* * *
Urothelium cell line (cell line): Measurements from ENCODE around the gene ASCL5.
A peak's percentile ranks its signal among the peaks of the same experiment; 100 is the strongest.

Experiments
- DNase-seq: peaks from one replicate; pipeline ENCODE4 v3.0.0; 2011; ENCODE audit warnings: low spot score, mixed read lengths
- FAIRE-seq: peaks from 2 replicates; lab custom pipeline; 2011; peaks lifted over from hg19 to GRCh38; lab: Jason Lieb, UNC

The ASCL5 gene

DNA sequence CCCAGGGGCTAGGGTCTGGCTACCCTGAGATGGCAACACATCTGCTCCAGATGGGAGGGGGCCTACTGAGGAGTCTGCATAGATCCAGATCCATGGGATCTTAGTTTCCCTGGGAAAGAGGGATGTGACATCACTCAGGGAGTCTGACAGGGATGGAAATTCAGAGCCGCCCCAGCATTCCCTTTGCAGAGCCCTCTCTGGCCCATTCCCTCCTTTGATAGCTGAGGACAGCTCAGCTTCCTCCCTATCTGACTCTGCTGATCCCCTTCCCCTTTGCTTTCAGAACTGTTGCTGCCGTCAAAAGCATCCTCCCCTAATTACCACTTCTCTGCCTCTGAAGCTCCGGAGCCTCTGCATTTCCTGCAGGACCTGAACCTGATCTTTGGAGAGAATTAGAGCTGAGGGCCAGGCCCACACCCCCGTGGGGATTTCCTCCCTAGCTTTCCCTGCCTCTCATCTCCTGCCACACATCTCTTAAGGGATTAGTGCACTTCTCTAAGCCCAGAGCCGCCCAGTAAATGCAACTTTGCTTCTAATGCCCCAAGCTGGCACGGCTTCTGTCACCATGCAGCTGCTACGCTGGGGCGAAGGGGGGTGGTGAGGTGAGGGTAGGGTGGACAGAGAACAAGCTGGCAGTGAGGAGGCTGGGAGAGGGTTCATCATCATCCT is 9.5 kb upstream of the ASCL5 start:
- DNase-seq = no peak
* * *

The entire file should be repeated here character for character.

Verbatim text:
Urothelium cell line (cell line): Measurements from ENCODE around the gene ASCL5.
A peak's percentile ranks its signal among the peaks of the same experiment; 100 is the strongest.

Experiments
- DNase-seq: peaks from one replicate; pipeline ENCODE4 v3.0.0; 2011; ENCODE audit warnings: low spot score, mixed read lengths
- FAIRE-seq: peaks from 2 replicates; lab custom pipeline; 2011; peaks lifted over from hg19 to GRCh38; lab: Jason Lieb, UNC

The ASCL5 gene

DNA sequence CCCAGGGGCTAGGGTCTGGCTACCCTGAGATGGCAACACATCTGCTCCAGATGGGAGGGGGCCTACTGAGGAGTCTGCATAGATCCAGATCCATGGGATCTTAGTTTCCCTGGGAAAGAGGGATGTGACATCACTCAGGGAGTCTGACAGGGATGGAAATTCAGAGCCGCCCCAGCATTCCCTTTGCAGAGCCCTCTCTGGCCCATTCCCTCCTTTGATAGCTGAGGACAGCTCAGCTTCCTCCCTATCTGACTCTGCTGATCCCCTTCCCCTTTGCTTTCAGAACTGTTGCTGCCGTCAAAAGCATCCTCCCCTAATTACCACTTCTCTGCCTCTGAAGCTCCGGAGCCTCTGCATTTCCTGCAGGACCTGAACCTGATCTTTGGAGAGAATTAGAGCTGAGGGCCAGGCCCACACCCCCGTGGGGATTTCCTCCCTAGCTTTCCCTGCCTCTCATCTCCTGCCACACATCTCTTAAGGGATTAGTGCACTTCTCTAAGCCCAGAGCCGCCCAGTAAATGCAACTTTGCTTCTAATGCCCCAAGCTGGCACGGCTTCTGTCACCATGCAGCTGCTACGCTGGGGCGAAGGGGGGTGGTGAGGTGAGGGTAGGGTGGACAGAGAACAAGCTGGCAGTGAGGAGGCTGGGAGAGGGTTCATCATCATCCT is 9.5 kb upstream of the ASCL5 start:
- DNase-seq = no peak